So, you’re looking for a therapist. You’re doing your research, but it’s hard to tell which therapist is right for you. On top of that, there are so many different types of licenses! What even is a Marriage and Family Therapist compared to a Psychologist or LCSW? It’s hard to know what all of those licenses mean and the differences between them. This blog will help you understand the different types of licenses to make an informed decision when choosing a therapist in San Diego. Before we discuss the differences between each license, let’s discuss some similarities. All mental health professionals are qualified to:
- Provide therapy
- Provide diagnoses
- Receive reimbursement from your insurance
- Required to complete 3,000 hours of supervised experience before receiving their license.
Now, let’s move into some critical differences.
What is A Marriage and Family Therapist, Psychologist, & LCSW?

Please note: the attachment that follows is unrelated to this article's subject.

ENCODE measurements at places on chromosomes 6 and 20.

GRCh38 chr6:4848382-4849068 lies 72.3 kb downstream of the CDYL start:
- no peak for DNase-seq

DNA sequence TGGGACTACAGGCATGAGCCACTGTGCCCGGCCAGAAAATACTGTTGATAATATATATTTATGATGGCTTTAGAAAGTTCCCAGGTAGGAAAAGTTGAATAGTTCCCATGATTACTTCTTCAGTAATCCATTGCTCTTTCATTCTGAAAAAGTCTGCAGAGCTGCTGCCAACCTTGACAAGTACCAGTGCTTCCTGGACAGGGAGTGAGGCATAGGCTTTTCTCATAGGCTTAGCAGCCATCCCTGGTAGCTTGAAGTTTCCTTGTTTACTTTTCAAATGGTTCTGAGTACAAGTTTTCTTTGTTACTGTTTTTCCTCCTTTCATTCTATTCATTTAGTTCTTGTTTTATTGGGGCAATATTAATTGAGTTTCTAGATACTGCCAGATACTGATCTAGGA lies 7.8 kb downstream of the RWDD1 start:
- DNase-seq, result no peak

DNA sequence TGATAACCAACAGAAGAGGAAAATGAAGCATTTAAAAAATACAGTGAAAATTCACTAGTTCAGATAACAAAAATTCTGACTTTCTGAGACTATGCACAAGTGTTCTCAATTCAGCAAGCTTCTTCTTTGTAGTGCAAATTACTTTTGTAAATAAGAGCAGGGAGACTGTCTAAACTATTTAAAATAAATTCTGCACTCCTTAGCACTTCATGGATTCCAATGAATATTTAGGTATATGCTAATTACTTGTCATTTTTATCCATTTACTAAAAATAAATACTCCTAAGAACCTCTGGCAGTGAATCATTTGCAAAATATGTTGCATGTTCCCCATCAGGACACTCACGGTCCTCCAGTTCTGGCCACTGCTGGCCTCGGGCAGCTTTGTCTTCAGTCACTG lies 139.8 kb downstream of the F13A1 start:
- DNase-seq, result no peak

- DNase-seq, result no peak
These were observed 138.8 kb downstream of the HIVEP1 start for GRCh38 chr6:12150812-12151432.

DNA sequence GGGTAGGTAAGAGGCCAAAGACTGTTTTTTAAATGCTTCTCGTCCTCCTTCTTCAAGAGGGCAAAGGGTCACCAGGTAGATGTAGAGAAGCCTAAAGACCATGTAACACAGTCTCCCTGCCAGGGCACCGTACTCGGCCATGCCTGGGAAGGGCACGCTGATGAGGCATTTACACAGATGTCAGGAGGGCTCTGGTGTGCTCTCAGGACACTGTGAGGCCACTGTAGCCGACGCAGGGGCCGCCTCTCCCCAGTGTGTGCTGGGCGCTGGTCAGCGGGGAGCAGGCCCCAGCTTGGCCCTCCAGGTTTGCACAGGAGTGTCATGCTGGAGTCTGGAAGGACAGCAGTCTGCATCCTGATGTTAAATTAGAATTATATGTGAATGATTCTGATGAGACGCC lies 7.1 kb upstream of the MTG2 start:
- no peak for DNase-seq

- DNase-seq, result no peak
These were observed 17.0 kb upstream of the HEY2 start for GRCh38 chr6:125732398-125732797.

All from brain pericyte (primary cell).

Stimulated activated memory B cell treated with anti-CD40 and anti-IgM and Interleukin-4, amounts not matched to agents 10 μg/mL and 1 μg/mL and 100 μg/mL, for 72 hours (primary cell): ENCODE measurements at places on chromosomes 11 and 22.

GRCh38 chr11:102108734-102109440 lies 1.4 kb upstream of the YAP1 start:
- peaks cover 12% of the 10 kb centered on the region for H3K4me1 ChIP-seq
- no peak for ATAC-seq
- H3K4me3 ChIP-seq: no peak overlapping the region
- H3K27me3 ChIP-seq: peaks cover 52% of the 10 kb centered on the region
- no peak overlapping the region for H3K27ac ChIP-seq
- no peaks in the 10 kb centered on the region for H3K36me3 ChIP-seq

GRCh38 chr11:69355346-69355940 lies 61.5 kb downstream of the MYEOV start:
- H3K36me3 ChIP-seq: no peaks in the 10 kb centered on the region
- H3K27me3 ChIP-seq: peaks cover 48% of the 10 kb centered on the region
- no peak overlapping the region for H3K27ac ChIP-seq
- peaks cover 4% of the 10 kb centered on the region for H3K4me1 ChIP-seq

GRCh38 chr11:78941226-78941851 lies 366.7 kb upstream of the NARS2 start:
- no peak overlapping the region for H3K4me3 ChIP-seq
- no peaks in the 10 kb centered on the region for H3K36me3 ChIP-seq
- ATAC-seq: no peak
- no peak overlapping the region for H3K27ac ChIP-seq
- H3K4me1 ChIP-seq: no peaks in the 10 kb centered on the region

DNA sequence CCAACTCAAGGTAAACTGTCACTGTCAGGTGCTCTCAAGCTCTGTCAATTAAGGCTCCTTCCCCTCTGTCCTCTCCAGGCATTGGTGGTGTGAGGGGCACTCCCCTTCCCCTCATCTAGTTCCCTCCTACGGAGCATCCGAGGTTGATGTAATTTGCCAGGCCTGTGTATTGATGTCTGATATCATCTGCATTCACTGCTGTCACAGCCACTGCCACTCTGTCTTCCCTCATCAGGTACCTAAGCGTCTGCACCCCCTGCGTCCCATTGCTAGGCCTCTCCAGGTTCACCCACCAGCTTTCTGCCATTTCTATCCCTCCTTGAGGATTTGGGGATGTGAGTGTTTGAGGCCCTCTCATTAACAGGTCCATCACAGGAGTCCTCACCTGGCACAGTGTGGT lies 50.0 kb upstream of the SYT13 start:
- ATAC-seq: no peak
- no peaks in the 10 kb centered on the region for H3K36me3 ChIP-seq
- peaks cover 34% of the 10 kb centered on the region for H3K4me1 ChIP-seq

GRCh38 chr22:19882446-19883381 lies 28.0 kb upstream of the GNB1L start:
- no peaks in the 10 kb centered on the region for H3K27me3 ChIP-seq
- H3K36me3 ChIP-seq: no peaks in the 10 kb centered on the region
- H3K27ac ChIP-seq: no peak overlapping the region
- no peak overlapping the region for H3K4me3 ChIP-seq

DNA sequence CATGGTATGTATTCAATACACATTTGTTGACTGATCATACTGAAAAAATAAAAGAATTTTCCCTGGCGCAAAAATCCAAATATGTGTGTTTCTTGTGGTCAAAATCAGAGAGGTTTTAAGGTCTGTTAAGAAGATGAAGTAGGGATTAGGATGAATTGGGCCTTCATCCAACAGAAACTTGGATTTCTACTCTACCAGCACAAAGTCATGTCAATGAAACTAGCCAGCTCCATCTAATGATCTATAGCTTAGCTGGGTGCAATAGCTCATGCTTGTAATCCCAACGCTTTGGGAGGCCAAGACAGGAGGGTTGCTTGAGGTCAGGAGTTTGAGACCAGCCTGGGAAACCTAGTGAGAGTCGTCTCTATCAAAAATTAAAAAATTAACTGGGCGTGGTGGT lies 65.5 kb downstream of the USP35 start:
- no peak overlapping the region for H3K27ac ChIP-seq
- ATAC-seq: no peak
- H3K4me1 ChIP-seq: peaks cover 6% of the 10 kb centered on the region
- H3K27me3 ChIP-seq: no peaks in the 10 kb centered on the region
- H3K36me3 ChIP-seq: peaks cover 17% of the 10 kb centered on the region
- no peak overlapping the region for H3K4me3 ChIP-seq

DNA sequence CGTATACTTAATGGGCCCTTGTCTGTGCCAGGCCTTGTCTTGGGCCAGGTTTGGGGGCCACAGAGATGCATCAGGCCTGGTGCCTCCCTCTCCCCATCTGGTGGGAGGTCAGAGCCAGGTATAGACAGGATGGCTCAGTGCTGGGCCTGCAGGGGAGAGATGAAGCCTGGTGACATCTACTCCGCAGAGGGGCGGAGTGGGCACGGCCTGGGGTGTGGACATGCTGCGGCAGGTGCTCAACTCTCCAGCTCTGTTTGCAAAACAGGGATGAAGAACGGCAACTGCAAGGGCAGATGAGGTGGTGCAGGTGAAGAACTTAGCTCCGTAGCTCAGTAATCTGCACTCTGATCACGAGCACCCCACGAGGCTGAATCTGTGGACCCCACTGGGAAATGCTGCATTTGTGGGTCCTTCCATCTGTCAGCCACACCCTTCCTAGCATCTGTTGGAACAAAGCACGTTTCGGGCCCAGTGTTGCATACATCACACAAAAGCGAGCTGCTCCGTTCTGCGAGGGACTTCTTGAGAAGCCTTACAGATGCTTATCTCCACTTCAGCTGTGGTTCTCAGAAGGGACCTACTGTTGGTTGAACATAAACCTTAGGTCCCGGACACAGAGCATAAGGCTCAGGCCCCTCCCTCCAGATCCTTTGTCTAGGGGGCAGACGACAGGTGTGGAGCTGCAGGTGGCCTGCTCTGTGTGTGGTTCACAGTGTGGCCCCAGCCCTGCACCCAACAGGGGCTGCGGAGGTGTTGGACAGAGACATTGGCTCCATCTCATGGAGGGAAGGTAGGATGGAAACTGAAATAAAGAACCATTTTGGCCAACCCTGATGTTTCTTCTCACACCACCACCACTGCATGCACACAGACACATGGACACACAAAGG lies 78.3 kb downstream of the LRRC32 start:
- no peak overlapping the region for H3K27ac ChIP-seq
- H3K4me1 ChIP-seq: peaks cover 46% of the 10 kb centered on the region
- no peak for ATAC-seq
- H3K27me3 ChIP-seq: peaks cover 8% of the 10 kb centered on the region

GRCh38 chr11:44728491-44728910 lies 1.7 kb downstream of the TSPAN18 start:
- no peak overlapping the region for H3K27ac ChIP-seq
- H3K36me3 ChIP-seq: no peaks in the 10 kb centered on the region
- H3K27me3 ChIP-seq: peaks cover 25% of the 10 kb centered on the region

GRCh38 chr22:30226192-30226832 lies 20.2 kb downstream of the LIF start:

Let’s start with Licensed Psychologists. A Licensed Psychologist can earn either a Ph.D. or a Psy.D. while in graduate school. These degrees are earned through conducting research culminating in a dissertation at the end of their program. Psychologists receive training in diagnosis and treatments for mental health disorders. However, their training is not in providing therapy specifically. Instead, the focus is on research surrounding mental health services and Psychology concepts. In addition to obtaining their degree, they must complete 3,000 hours of experience in the field. However, there is no requirement for how these hours are earned. So it may not include any hours providing therapy to clients.